Item #d92jan32

"Development and Assessment of an Analytical System for the Accurate and Continual Measurement of Total Dissolved Inorganic Carbon," C. Robinson (Sch. Ocean Sci., Univ. College N. Wales, Menai Bridge LL59 5EY, UK), P.J. leB. Williams, Marine Chem., 43(3-4), 157-175, Oct. 1991. Permits high-density analyses (1-2 km resolution) while maintaining interlaboratory consistency and standardization.


Item #d92jan33

Two items from J. Geophys. Res., 96(C11), Nov. 15, 1991:

"Assessment of the Air-Sea Exchange of CO2 in the South Pacific during Austral Autumn," P.P. Murphy (PMEL, NOAA, 7600 Sand Pt. Way NE, Seattle WA 98115), R.A. Feely et al., 20,455-20,465. Basin-wide measurements in the air and in surface waters, taken during the austral autumn over a five-year period, were used to evaluate the seasonal flux of CO2 from the region, and its sensitivity to uncertainty in the CO2 gas exchange coefficient. The integrated autumn flux ranges from -0.03 GT of carbon (into the ocean) to +0.9, depending on the combination of wind field and wind-dependent exchange coefficient used.

Discussion: "We Still Say Iron Deficiency Limits Phytoplankton Growth in the Subarctic Pacific," J.H. Martin et al., 20,699-20,700; "Iron, Nitrate Uptake by Phytoplankton, and Mermaids," K. Banse, 20,701.


Item #d92jan34

"Do Upper-Ocean Sediment Traps Provide an Accurate Record of Particle Flux?" K.O. Buesseler (Woods Hole Oceanog. Inst., Woods Hole MA 02543), Nature, 353(6343), 420-422, Oct. 3, 1991.

Sediment traps are important for estimating the extent to which CO2 fixed by primary producers is exported as particulate organic carbon, and it has been suggested that 234Th might be used to `calibrate' shallow-trap fluxes. This paper shows, however, that trap-derived and model-derived 234Th fluxes can differ by a factor of 3-10.


Item #d92jan35

"The Transport of Anthropogenic Carbon Dioxide into the Weddell Sea," L.G. Anderson (Chalmers Univ. Technol., S-412 96 Göteborg, Swed.), J. Geophys. Res., 96(C9), 16,679-16,687, Sep. 15, 1991.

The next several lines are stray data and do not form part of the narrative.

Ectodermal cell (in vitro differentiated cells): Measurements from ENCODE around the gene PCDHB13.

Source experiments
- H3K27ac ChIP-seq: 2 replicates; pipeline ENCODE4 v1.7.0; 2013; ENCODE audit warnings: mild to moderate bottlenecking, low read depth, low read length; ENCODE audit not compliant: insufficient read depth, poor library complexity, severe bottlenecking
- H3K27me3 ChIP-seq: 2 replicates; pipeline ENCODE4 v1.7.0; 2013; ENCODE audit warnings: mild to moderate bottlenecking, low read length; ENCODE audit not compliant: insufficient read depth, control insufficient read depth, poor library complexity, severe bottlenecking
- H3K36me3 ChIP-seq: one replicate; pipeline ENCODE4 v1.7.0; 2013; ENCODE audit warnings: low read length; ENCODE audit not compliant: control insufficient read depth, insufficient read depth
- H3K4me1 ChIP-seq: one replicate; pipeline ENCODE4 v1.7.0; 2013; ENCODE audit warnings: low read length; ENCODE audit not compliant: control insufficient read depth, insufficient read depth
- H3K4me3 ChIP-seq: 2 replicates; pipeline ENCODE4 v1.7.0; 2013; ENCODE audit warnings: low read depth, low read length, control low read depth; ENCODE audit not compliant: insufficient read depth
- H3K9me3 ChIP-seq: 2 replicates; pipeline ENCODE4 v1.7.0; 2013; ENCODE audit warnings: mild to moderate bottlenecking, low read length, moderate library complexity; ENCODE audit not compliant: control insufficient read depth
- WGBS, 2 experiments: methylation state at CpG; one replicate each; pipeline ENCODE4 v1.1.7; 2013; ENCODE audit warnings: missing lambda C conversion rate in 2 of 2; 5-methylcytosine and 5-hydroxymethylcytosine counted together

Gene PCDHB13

Total carbonate data collected during the Swedish Antarctic Expedition in the Weddell Sea, one of the major deep-water formation areas, was combined with water mass mixing conditions and atmosphere-ocean CO2 exchange to estimate the anthropogenic input of CO2. The total sequestering in these waters is less than 1% of the annual anthropogenic emissions of about 5.5 GT.


Item #d92jan36

"CO2 Transport at the Air-Sea Interface: Effect of Coupling of Heat and Matter Fluxes," L.F. Phillips (Chem. Dept., Univ. Canterbury, Christchurch, N. Zealand), Geophys. Res. Lett., 18(7), 1221-1224, July 1991.

Contrary to existing calculations of air-sea CO2 flux, a proper description requires the use of irreversible thermodynamics; the heat and matter fluxes are coupled through the heat of solution of the gas. Shows that the driving force for CO2 transport due to temperature differences across the interface is comparable to that arising from the partial pressure difference.


Item #d92jan37

"A Modeling Investigation of the Role of Phytoplankton in the Balance of Carbon at the Surface of the North Atlantic," A.H. Taylor, A.H. Watson et al., Global Biogeochem. Cycles, 5(2), 151 ff., June 1991.